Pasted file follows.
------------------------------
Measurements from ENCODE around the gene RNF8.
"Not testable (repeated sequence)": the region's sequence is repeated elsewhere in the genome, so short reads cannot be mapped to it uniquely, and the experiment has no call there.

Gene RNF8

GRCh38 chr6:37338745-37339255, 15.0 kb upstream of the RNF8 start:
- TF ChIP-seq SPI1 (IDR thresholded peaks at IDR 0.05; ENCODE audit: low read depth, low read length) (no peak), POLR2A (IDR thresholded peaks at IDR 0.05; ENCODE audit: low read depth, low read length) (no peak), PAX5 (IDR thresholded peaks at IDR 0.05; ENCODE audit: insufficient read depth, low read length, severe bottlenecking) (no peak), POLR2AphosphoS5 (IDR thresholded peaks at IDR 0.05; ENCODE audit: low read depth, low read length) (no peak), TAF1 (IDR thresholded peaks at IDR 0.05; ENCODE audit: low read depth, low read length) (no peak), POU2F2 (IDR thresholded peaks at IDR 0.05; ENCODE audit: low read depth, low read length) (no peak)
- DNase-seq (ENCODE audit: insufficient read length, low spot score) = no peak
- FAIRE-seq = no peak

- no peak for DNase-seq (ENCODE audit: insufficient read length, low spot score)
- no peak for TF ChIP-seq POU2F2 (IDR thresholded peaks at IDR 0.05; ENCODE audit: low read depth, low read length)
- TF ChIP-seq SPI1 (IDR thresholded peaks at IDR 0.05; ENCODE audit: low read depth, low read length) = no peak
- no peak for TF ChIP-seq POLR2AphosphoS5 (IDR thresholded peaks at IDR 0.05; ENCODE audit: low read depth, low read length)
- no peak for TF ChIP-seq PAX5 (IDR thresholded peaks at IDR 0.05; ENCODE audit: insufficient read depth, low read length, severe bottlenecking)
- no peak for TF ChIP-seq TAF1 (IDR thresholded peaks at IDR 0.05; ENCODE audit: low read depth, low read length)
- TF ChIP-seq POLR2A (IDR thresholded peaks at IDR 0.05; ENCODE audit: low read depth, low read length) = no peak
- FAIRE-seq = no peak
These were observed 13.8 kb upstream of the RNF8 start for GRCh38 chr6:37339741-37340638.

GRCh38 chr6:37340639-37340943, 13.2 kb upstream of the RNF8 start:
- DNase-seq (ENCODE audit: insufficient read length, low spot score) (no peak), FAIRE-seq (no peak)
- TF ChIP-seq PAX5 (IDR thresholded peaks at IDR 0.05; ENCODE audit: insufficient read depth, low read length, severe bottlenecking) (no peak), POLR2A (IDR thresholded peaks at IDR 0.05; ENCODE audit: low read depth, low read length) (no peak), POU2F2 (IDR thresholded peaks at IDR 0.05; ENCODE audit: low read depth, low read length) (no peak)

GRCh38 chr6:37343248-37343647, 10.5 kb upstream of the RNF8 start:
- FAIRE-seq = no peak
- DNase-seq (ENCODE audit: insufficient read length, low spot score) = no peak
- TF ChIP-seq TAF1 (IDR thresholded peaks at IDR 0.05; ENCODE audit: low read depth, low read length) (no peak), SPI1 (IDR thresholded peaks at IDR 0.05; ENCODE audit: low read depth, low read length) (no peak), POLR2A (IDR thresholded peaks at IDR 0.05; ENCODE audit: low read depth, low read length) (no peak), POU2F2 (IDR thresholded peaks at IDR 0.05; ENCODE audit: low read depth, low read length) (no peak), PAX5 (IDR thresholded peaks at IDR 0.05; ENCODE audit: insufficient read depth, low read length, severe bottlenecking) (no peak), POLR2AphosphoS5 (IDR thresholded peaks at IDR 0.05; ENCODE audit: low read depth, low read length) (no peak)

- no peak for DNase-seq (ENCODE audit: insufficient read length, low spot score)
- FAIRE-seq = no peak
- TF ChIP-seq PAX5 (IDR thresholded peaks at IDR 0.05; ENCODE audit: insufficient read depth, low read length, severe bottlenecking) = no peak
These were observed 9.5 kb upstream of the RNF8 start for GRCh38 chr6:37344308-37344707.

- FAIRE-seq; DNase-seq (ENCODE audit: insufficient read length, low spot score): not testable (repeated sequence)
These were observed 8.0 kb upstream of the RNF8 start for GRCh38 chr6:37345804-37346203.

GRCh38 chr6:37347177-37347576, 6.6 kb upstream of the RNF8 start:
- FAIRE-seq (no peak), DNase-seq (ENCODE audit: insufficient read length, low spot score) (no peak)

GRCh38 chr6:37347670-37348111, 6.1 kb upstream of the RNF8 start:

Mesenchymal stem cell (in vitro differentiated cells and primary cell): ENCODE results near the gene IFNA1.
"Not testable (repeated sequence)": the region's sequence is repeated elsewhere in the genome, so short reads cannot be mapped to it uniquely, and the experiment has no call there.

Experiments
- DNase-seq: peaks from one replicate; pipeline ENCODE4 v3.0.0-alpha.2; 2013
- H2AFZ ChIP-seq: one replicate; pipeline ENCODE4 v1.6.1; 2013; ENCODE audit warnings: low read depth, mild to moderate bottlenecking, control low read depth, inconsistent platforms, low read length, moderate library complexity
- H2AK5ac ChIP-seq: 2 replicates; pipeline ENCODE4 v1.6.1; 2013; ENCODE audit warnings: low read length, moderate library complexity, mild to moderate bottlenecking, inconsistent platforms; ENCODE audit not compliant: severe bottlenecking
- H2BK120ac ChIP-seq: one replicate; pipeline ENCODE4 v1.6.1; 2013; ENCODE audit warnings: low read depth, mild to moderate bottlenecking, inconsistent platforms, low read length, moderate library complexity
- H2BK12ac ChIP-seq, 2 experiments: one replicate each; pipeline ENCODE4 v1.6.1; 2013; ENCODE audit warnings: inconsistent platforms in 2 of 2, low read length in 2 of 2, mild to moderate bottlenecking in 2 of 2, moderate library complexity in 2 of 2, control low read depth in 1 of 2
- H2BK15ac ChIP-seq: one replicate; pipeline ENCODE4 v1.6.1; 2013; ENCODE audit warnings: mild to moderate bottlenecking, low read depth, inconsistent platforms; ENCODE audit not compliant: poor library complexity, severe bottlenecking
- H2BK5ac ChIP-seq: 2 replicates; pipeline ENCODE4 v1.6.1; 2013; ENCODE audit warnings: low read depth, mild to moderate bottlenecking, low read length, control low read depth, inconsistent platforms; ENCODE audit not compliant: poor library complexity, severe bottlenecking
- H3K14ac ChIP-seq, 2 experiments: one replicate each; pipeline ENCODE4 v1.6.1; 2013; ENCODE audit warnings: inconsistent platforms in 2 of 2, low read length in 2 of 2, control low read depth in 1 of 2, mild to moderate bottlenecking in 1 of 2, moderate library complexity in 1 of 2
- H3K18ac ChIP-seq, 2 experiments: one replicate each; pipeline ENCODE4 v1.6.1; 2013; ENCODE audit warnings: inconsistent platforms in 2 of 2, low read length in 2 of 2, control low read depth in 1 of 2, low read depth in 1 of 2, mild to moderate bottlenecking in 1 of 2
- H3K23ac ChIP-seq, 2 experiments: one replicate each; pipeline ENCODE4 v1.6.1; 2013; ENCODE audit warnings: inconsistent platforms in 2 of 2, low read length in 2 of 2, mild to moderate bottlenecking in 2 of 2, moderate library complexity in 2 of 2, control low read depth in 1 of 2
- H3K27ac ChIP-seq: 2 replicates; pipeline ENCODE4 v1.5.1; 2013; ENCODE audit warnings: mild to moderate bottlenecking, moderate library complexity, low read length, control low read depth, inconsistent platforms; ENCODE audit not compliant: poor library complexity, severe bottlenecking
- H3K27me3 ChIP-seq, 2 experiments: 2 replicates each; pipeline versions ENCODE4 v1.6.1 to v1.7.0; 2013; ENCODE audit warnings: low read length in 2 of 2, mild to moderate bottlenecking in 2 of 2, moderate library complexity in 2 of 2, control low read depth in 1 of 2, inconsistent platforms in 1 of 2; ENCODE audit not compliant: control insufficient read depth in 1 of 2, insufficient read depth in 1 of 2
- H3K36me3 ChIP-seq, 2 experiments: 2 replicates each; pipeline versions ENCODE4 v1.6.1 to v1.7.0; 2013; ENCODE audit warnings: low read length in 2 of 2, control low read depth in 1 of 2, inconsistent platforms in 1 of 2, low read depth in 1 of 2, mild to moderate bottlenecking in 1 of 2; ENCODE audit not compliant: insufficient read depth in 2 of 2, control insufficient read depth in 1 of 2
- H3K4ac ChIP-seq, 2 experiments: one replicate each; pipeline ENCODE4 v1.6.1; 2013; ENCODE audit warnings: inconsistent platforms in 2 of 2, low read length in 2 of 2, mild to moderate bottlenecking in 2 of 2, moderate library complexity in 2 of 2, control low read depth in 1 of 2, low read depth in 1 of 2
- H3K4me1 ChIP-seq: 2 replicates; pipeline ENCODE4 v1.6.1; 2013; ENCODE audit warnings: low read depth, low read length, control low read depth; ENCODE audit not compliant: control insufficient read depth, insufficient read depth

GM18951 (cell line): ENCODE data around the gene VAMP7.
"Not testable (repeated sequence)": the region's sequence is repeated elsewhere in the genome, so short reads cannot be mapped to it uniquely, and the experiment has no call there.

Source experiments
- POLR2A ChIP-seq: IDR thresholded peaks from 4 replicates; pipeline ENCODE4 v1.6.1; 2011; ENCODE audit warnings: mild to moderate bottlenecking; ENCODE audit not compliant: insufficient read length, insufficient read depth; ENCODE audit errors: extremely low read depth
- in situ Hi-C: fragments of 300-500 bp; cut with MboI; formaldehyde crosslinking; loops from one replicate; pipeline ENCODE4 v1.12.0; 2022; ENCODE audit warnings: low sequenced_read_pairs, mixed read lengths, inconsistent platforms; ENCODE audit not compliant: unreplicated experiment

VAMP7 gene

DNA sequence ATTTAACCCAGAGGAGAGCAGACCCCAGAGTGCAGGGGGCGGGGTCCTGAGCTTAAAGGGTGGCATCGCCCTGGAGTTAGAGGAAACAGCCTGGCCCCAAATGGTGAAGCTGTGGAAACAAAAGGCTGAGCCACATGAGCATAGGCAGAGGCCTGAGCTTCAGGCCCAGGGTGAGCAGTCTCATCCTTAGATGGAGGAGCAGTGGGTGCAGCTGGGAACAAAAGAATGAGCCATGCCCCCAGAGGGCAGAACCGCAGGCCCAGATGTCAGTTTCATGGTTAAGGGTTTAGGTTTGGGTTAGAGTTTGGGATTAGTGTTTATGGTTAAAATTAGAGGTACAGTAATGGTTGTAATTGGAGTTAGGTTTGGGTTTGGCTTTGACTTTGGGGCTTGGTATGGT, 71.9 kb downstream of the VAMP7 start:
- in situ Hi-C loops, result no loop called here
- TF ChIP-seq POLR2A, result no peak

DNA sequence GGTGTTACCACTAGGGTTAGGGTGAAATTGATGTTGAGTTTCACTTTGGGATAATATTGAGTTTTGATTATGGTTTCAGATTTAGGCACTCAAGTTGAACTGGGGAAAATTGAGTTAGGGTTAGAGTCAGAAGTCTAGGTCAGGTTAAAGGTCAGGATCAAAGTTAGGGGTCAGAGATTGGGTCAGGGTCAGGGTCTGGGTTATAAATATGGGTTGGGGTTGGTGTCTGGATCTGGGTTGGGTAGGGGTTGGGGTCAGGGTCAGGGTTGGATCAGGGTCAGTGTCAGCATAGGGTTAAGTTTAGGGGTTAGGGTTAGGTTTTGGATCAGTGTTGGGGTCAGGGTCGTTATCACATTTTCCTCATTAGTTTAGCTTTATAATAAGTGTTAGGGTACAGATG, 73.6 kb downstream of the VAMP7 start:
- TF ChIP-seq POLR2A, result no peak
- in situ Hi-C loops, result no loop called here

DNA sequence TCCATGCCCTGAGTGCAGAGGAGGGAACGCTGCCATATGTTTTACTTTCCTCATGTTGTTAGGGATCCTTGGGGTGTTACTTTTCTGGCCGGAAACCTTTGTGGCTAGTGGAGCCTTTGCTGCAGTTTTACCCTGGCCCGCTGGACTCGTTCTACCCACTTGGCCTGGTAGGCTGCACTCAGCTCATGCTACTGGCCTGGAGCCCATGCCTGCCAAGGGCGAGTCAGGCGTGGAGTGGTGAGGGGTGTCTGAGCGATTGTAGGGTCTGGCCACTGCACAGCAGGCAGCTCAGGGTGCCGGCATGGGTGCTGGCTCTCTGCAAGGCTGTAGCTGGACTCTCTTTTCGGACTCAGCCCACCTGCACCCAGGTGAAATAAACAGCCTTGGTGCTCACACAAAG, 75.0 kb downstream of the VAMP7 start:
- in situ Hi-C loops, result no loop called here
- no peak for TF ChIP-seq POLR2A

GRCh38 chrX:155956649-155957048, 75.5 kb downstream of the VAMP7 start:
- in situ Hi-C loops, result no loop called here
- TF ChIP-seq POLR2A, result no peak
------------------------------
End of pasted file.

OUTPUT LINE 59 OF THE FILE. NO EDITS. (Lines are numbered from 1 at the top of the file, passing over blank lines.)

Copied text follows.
- TF ChIP-seq POLR2A, result no peak